Auctions are high pressure situations – and not just for the vendor and buyers. When it comes to keeping vendors informed in the build-up to an auction, there is a big difference between the way good agents and bad agents do it.
What are some of the biggest mistakes agents make in terms of educating their owners prior to auction?
One of the biggest mistakes is failing to qualify buyers on price in the days prior to an auction.
It is very important for agents to find out the price indications of potential buyers. Without that information it is very hard for auctioneers to devise the correct auction strategy. Making sure that you are asking the right questions of your buyers in order to obtain the right response.
Auctioneer, Clarence White explains how asking buyers ‘soft’ questions is the best way to find out their intentions.
“There are some great questions you can ask a buyer leading up to the auction,” said White.
“I understand that there’s a friction point about buyers letting you know what they think the property is worth. Buyers don’t want to tell us what they think they’re going to spend. I would be asking soft questions that aren’t as direct; what I call ‘litmus test’ questions. The buyers’ responses will often give you the answers you’re looking for.”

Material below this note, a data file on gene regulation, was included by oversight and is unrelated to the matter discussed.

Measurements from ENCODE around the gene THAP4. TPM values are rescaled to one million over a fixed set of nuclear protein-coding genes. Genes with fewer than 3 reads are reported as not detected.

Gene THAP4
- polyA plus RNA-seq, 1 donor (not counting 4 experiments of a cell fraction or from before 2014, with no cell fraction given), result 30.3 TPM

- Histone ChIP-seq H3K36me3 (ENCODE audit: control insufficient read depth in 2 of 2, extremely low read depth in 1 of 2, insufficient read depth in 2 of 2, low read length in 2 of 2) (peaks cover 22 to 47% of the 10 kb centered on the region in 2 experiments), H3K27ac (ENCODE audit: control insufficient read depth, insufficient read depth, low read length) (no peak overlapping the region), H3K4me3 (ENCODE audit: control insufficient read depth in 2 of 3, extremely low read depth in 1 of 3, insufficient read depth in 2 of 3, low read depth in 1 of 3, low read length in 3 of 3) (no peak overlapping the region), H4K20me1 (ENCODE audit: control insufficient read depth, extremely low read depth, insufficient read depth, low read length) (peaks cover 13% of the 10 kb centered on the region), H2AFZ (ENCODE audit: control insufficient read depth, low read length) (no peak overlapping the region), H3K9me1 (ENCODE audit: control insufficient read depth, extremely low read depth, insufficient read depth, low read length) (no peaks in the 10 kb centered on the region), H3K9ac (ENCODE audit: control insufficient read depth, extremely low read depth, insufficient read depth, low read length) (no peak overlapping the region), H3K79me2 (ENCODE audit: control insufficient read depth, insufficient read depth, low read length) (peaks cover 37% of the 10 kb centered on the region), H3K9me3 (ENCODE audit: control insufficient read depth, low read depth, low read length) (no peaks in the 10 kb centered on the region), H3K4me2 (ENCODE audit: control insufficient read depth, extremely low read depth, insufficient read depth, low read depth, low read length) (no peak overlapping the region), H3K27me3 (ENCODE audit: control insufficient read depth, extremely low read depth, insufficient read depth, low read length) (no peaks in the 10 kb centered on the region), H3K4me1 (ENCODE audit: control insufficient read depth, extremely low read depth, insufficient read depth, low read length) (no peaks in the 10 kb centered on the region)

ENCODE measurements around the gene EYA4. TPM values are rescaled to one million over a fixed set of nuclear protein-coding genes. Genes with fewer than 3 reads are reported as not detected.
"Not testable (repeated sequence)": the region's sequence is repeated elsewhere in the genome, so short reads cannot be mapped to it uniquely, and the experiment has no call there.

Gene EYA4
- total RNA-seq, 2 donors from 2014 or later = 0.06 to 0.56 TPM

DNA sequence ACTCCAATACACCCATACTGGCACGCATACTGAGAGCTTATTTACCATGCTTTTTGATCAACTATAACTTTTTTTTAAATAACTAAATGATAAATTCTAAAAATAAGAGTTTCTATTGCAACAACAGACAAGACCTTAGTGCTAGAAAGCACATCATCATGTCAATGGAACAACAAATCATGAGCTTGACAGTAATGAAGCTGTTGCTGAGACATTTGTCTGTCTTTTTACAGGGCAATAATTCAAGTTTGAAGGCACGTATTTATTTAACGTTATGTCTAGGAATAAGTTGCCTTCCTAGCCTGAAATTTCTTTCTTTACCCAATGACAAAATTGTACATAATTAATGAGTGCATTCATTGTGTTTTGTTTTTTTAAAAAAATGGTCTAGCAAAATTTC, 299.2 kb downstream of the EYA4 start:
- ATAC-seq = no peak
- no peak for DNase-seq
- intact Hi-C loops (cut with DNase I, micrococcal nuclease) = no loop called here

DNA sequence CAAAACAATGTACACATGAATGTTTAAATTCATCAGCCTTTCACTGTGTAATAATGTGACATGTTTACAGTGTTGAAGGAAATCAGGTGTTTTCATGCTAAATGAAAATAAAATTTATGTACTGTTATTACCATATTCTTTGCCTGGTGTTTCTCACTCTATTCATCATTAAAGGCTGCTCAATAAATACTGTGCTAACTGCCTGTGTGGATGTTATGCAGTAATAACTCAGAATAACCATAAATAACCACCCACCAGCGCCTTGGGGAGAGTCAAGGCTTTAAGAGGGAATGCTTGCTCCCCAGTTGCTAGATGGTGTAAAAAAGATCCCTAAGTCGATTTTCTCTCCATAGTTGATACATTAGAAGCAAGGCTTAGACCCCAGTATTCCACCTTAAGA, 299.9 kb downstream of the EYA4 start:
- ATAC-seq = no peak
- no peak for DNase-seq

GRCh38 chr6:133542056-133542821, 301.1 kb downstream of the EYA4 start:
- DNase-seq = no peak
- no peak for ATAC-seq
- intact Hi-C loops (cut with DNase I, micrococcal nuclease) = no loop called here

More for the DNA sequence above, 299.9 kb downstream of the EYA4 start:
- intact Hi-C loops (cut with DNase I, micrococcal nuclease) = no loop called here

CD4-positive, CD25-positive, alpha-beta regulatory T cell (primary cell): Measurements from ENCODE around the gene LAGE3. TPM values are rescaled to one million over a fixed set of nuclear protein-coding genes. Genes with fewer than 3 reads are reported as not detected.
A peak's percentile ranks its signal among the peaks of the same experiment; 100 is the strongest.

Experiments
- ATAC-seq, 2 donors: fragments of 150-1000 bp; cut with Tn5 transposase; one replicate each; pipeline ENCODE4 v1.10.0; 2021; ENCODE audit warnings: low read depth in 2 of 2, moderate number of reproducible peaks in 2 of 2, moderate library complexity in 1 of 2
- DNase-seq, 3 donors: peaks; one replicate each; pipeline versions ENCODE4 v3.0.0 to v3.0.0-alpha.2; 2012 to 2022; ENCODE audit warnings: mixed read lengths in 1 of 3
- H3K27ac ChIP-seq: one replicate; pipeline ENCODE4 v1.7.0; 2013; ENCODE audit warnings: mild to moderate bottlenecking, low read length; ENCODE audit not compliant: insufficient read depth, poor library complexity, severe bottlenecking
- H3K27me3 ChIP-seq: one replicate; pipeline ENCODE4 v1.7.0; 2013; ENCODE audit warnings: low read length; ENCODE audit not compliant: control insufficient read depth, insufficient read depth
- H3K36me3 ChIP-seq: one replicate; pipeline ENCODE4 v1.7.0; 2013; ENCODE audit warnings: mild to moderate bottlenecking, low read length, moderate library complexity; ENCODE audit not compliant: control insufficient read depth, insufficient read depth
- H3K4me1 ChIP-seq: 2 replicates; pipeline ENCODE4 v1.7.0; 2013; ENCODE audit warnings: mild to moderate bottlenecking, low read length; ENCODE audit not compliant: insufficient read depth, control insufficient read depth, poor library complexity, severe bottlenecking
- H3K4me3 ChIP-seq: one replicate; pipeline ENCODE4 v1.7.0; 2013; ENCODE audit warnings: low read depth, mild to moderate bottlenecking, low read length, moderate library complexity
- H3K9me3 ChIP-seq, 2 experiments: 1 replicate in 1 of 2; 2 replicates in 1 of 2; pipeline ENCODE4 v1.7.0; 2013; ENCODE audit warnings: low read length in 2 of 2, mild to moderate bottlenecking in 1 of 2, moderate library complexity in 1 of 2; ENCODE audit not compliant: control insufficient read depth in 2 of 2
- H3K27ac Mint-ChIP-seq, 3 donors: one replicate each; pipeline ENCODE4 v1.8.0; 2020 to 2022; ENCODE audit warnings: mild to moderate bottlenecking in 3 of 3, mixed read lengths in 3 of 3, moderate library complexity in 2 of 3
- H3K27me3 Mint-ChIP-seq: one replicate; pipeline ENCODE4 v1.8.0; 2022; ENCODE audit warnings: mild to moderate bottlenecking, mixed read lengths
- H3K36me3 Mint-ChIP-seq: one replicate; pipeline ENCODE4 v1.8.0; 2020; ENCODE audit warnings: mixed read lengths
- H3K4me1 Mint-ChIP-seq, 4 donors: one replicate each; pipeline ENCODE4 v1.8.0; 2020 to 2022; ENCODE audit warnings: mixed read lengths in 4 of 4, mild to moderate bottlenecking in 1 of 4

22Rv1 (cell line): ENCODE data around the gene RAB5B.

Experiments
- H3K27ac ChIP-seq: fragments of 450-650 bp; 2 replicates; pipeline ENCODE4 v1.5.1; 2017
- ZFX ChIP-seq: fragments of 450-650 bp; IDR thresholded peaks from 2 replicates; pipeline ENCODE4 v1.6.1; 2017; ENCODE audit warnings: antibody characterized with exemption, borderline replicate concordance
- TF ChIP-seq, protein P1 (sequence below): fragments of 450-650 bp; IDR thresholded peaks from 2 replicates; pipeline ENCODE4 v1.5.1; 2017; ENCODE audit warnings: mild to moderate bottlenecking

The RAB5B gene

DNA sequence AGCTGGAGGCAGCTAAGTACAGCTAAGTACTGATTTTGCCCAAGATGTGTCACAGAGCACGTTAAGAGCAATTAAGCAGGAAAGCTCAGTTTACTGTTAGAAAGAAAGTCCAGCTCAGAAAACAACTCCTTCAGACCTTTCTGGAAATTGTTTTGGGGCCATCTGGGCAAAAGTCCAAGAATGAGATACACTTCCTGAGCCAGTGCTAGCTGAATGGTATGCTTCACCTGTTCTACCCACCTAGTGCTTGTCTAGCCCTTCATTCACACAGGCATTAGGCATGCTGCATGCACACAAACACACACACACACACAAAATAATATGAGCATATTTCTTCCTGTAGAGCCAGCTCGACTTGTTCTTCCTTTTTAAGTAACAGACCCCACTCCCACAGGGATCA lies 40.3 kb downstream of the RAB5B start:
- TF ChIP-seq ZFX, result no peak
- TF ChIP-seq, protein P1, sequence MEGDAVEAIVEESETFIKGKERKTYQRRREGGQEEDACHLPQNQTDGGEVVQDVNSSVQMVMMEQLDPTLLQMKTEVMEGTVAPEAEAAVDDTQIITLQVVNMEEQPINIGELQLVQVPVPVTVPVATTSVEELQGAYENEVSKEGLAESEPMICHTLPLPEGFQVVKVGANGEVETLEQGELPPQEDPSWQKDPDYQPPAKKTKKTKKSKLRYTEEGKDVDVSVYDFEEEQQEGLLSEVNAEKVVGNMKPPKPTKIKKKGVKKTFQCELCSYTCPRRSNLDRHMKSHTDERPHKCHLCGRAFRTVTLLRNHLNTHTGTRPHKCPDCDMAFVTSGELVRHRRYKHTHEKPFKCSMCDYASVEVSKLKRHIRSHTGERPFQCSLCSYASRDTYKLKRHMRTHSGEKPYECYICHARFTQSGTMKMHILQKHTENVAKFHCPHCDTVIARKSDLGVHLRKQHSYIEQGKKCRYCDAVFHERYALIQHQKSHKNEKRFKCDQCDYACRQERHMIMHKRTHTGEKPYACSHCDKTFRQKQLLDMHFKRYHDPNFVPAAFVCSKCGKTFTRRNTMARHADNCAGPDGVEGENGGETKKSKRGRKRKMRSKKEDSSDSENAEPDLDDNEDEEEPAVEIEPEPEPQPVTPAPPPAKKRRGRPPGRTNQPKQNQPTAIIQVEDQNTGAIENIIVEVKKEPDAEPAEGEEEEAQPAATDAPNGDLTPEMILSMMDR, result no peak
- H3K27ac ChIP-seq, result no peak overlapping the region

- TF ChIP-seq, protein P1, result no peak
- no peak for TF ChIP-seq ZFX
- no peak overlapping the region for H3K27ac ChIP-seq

These ‘litmus test’ questions for potential buyers include:
- What do you think the property is going to sell for?
- Do you think you will be the buyer?
- If the bidding reaches X amount, will you still be bidding at that level?
Another mistake some agents make is not preparing their vendors adequately for auction day. Price feedback is obviously paramount throughout the campaign. Agents should be talking to vendors about price from day one. They should be regularly communicating the feedback from the market to the vendors regarding price so that when the vendors get close to auction day there can be a more specific focus.
“It’s so important to have those regular conversations at least once per day with your vendors, every day of the auction campaign,” explained auctioneer Briannan Davis.
“You’ve got to build that trust and build that relationship with vendors, so that when you do ask for a reserve that may be less than they first anticipated, they trust you and understand the feedback.”
For more information on the top auction mistakes and how to avoid them, click here to watch REINSW’s recent webinar.
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